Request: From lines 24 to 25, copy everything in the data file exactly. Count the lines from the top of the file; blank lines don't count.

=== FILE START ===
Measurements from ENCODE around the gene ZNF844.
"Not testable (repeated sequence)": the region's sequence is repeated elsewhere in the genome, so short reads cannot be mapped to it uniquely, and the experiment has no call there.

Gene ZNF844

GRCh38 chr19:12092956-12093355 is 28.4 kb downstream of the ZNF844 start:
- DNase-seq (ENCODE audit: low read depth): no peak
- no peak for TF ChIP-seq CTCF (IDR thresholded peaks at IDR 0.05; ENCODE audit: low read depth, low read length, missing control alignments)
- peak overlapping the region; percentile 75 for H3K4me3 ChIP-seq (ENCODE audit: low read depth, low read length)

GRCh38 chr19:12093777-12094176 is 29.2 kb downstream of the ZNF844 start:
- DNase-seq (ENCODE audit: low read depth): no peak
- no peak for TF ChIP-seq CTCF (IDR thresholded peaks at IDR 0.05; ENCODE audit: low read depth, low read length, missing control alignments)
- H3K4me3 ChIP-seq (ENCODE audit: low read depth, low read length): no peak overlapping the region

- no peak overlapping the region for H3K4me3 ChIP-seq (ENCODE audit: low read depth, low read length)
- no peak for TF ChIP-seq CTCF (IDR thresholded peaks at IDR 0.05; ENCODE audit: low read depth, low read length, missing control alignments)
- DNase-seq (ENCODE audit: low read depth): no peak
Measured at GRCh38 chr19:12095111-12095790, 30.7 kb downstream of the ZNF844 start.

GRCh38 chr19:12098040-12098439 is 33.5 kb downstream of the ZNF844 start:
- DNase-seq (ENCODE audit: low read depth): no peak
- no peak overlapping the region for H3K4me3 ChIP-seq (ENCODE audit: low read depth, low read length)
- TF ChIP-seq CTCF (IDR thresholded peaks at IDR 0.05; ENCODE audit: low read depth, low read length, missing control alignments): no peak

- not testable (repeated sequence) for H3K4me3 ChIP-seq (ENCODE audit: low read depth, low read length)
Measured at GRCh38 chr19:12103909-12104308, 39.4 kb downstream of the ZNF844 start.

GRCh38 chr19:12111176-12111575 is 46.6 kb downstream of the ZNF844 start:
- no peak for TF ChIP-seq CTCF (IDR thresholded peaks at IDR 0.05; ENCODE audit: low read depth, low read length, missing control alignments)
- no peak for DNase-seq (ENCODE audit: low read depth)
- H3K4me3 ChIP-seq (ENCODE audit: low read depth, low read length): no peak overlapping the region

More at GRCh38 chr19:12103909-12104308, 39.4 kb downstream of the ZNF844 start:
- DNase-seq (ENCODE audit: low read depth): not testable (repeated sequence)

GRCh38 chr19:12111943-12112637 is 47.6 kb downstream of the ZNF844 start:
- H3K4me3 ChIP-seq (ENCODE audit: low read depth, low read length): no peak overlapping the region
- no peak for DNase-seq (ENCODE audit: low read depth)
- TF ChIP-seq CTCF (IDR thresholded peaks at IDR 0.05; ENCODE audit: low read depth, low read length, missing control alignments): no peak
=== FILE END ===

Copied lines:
- no peak for DNase-seq (ENCODE audit: low read depth)
- H3K4me3 ChIP-seq (ENCODE audit: low read depth, low read length): no peak overlapping the region